Random Blog A Musing Farf

Tuesday, September 05, 2006


Sister was the Maid of Honor at a wedding this weekend to which the entire family was invited. Bride, who was a Protestant or some such thing by birth but a Jew by practice, married Groom, a Coptic Christian from an Egyptian family, in a Greek Orthodox wedding. Confused?

The wedding was an interesting mix of religious and secular traditions. One of the readings told of how just as Christ was the head of the Church, so Groom was head of the family and Bride should be subservient to him. Note to Groom: I can’t picture Bride as subservient to anyone so don’t hold your breath. On the other hand, the DJ played “Hips Don’t Lie” by Shakira so clearly no one was taking the whole “handmaiden of the Lord” thing too seriously.

A dance was performed by the bride and groom (separate from the usual first dance you generally see at weddings) where the groom wore a fez hat and danced with a stick. The bride then took the stick and they danced passing it back and forth. Husband and I asked a friend of Groom’s to explain the symbolism of the stick and he replied, “It dates from Ancient Egypt and is a symbol of the Groom’s power to beat Bride if she does not behave in the marriage.” I was incensed and ready to post about how traditions change and lose meaning over time but the roots of those traditions are totally offensive. Then I thought about my own wedding and how I circled Husband seven times as a symbol of building the walls of our home, but that others had heard the tradition as standing for the proposition that my life centered on Husband. Since the latter explanation makes me ill, I figured I should be careful before throwing stones.

I decided to hit up the internet for some research and it turns out that Groom’s friend was wrong. According to the websites I checked (and there were many), the stick symbolizes the sword used in battle during ancient times and represents the force by which the couple will use to defend their union. Very cool. In fact, I sort of wish we had done it at my wedding.

The wedding was one of the most fun I had been to in a long time and part of it had to do with how new and old traditions were mixed together. Even the chocolates handed out after the ceremony were a mix – white chocolate covered with milk chocolate. Yum. I took handfuls and put them in my purse. You know, Jews and food… This wedding also reinforced my belief that pretty much every culture has some sort of circle dance. In this case, people grabbed the Fez hat and danced in the center of the circle. Husband danced in the center of the circle wearing the Fez hat to JayZ. The perfect blend of cultures and a heck of a lot of fun.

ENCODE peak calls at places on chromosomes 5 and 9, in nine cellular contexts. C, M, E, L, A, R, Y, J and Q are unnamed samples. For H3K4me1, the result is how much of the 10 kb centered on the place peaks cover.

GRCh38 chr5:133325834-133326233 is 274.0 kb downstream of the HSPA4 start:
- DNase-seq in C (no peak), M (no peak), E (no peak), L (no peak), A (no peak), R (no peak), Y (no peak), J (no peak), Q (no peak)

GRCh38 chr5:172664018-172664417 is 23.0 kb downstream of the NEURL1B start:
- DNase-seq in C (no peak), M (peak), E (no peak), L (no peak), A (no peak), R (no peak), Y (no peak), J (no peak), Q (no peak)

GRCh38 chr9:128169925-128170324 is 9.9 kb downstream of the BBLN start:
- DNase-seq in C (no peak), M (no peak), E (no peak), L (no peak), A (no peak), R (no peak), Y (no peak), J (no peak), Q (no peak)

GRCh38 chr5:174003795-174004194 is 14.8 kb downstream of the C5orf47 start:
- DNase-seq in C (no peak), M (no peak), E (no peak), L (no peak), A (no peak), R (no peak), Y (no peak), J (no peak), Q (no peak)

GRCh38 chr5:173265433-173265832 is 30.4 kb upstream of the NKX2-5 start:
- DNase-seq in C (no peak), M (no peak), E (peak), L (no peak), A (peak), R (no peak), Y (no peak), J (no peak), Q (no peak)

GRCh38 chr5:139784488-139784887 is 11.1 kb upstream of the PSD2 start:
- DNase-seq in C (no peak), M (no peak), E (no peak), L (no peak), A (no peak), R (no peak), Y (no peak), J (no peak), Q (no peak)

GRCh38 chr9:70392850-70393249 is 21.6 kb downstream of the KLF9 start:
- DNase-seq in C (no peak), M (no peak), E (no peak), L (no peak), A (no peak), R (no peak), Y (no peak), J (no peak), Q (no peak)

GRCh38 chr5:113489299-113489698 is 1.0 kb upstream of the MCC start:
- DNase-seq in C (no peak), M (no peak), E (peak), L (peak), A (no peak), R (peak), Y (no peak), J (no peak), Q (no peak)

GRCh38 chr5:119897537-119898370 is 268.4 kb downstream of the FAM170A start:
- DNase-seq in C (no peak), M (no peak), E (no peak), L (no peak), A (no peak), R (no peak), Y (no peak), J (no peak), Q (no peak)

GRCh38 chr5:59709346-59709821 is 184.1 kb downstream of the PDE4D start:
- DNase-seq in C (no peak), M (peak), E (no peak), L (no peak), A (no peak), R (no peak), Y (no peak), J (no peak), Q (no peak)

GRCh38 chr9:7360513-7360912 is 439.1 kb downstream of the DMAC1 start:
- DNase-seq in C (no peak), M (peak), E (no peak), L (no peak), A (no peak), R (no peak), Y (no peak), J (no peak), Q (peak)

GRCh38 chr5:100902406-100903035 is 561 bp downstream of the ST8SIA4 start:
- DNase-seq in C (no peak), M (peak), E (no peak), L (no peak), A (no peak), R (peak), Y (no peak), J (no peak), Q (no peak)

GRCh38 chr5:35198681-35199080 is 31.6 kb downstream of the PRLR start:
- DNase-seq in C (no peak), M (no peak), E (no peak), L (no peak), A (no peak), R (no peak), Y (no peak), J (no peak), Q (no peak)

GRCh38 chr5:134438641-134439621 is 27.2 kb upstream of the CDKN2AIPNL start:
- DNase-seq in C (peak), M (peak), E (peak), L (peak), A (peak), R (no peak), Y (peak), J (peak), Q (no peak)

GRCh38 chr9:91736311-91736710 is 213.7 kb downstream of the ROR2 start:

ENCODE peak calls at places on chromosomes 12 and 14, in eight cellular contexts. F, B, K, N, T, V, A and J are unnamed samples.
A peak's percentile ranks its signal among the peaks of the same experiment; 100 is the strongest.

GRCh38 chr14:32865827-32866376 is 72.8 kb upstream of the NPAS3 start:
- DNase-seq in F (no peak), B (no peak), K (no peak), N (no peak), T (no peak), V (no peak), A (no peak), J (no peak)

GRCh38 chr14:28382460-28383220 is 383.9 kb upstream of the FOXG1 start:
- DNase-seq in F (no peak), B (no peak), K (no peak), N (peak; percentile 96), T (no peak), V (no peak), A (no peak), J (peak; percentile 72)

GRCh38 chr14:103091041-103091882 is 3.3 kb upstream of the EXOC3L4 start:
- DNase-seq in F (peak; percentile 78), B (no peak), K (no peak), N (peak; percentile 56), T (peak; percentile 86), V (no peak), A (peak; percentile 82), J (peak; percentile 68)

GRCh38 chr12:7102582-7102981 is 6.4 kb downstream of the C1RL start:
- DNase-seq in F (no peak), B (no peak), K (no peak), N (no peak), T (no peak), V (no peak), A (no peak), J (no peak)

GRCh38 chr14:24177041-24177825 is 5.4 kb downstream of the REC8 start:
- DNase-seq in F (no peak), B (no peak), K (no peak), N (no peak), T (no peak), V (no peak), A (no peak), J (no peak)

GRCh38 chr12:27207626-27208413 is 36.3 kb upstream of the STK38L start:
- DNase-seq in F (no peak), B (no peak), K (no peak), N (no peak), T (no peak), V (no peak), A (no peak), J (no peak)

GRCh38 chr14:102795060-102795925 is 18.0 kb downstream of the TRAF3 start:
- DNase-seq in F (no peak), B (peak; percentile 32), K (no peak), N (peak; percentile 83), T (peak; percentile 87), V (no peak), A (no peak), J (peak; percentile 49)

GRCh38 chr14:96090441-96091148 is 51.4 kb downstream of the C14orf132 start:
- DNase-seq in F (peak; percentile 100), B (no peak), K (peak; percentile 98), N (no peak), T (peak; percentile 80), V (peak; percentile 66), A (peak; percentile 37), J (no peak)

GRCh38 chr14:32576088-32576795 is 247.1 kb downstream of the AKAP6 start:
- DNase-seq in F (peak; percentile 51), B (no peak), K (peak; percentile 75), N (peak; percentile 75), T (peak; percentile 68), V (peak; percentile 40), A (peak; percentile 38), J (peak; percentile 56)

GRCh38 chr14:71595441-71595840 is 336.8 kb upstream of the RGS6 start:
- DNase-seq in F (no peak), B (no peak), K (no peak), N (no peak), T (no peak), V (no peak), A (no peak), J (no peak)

Note to the Bride: The Godiva chocolate escort cards were an excellent touch. I ate mine and that of the McGuires, so it is a good thing they missed the wedding!


mara said...

While some wedding traditions are beautiful, many are whacked. How many people know that bridesmaids come from having women dress like the bride to act as decoys to save the bride from getting killed or kidnapped by a warring tribe. That you get your "best men" together to raid a neighboring village to kidnap your "wife," who you "carry over the threshold" because they're not likely to go willingly, and the "honeymoon" is from all the honey meade these women were given to loosen them up for sex. Ah, marriage.

Suzanne said...

Don't forget that a little-known meaning behind the smashing of the glass is the groom bustin' through the bride's hymen. Gotta love that one.

The Bride said...

Just to clarify - I celebrate Jewish holidays by adoption into the Farf family. You simply cannot miss a Farf family holiday -it is a priceless experience! Love the Farf fam! :)

mom said...

A really great time was had at the wedding. Even Father loosened up (maybe the Philly cheesesteak had something to do with that).
Do you know the reason June was a popular wedding month?...it was the month that most people took their yearly baths!